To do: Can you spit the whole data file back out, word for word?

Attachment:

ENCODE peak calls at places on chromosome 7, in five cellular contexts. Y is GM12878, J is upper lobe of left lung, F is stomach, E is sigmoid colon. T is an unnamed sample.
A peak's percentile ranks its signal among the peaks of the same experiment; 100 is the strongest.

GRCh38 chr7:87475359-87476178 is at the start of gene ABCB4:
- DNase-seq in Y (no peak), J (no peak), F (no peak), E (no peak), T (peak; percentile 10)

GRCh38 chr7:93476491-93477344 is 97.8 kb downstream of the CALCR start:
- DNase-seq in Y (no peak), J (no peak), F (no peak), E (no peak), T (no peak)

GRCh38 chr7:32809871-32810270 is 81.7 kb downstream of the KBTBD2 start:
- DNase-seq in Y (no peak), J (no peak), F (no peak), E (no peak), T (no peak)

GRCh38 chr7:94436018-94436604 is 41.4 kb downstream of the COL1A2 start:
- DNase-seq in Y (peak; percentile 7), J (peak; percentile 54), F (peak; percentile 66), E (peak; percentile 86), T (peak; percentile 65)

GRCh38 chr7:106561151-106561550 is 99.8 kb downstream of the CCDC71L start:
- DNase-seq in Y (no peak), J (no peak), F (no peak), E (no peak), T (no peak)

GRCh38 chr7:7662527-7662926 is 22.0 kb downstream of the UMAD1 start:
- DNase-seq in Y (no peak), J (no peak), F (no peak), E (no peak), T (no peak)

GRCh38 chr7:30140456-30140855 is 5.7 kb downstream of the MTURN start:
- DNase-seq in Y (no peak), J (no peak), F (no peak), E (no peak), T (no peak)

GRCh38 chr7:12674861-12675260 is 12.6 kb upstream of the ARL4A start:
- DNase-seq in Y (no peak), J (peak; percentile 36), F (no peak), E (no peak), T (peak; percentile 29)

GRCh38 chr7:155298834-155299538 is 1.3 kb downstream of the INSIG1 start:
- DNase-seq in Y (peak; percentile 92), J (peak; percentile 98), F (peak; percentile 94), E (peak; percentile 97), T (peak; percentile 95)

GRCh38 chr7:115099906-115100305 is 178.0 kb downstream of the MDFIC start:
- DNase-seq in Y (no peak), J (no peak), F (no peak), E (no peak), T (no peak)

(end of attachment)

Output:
ENCODE peak calls at places on chromosome 7, in five cellular contexts. Y is GM12878, J is upper lobe of left lung, F is stomach, E is sigmoid colon. T is an unnamed sample.
A peak's percentile ranks its signal among the peaks of the same experiment; 100 is the strongest.

GRCh38 chr7:87475359-87476178 is at the start of gene ABCB4:
- DNase-seq in Y (no peak), J (no peak), F (no peak), E (no peak), T (peak; percentile 10)

GRCh38 chr7:93476491-93477344 is 97.8 kb downstream of the CALCR start:
- DNase-seq in Y (no peak), J (no peak), F (no peak), E (no peak), T (no peak)

GRCh38 chr7:32809871-32810270 is 81.7 kb downstream of the KBTBD2 start:
- DNase-seq in Y (no peak), J (no peak), F (no peak), E (no peak), T (no peak)

GRCh38 chr7:94436018-94436604 is 41.4 kb downstream of the COL1A2 start:
- DNase-seq in Y (peak; percentile 7), J (peak; percentile 54), F (peak; percentile 66), E (peak; percentile 86), T (peak; percentile 65)

GRCh38 chr7:106561151-106561550 is 99.8 kb downstream of the CCDC71L start:
- DNase-seq in Y (no peak), J (no peak), F (no peak), E (no peak), T (no peak)

GRCh38 chr7:7662527-7662926 is 22.0 kb downstream of the UMAD1 start:
- DNase-seq in Y (no peak), J (no peak), F (no peak), E (no peak), T (no peak)

GRCh38 chr7:30140456-30140855 is 5.7 kb downstream of the MTURN start:
- DNase-seq in Y (no peak), J (no peak), F (no peak), E (no peak), T (no peak)

GRCh38 chr7:12674861-12675260 is 12.6 kb upstream of the ARL4A start:
- DNase-seq in Y (no peak), J (peak; percentile 36), F (no peak), E (no peak), T (peak; percentile 29)

GRCh38 chr7:155298834-155299538 is 1.3 kb downstream of the INSIG1 start:
- DNase-seq in Y (peak; percentile 92), J (peak; percentile 98), F (peak; percentile 94), E (peak; percentile 97), T (peak; percentile 95)

GRCh38 chr7:115099906-115100305 is 178.0 kb downstream of the MDFIC start:
- DNase-seq in Y (no peak), J (no peak), F (no peak), E (no peak), T (no peak)